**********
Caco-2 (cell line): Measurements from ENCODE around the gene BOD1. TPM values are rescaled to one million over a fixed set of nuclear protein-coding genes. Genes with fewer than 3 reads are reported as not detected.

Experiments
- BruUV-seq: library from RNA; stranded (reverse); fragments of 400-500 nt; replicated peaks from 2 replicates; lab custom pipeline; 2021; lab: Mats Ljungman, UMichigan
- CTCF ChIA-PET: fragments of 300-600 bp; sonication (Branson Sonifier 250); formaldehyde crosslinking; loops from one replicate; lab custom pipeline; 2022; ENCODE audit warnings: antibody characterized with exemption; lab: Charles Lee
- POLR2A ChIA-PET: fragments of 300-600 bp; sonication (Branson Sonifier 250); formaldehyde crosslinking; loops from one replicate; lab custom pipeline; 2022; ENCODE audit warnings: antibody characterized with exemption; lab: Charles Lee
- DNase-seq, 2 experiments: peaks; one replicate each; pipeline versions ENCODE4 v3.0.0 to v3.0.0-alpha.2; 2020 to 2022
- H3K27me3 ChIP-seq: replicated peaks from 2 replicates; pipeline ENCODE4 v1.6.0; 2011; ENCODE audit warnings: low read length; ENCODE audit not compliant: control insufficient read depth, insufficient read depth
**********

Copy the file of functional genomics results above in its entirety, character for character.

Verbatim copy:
Caco-2 (cell line): Measurements from ENCODE around the gene BOD1. TPM values are rescaled to one million over a fixed set of nuclear protein-coding genes. Genes with fewer than 3 reads are reported as not detected.

Experiments
- BruUV-seq: library from RNA; stranded (reverse); fragments of 400-500 nt; replicated peaks from 2 replicates; lab custom pipeline; 2021; lab: Mats Ljungman, UMichigan
- CTCF ChIA-PET: fragments of 300-600 bp; sonication (Branson Sonifier 250); formaldehyde crosslinking; loops from one replicate; lab custom pipeline; 2022; ENCODE audit warnings: antibody characterized with exemption; lab: Charles Lee
- POLR2A ChIA-PET: fragments of 300-600 bp; sonication (Branson Sonifier 250); formaldehyde crosslinking; loops from one replicate; lab custom pipeline; 2022; ENCODE audit warnings: antibody characterized with exemption; lab: Charles Lee
- DNase-seq, 2 experiments: peaks; one replicate each; pipeline versions ENCODE4 v3.0.0 to v3.0.0-alpha.2; 2020 to 2022
- H3K27me3 ChIP-seq: replicated peaks from 2 replicates; pipeline ENCODE4 v1.6.0; 2011; ENCODE audit warnings: low read length; ENCODE audit not compliant: control insufficient read depth, insufficient read depth